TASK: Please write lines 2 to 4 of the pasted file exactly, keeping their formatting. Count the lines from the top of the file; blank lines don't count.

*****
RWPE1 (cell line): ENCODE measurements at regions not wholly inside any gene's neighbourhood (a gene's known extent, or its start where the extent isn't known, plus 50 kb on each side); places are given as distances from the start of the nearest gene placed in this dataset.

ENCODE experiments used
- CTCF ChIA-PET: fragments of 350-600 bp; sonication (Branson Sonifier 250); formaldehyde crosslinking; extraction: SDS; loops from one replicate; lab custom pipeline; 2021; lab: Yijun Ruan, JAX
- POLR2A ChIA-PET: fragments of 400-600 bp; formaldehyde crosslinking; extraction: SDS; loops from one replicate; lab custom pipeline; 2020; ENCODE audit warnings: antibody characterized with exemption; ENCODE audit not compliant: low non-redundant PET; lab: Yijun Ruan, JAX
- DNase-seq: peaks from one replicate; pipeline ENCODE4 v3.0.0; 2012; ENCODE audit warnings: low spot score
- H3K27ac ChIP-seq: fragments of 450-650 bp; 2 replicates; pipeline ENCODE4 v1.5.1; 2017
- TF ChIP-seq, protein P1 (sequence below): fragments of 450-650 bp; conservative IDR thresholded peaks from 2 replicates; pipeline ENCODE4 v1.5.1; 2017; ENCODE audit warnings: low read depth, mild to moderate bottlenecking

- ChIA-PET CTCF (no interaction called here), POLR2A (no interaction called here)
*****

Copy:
ENCODE experiments used
- CTCF ChIA-PET: fragments of 350-600 bp; sonication (Branson Sonifier 250); formaldehyde crosslinking; extraction: SDS; loops from one replicate; lab custom pipeline; 2021; lab: Yijun Ruan, JAX
- POLR2A ChIA-PET: fragments of 400-600 bp; formaldehyde crosslinking; extraction: SDS; loops from one replicate; lab custom pipeline; 2020; ENCODE audit warnings: antibody characterized with exemption; ENCODE audit not compliant: low non-redundant PET; lab: Yijun Ruan, JAX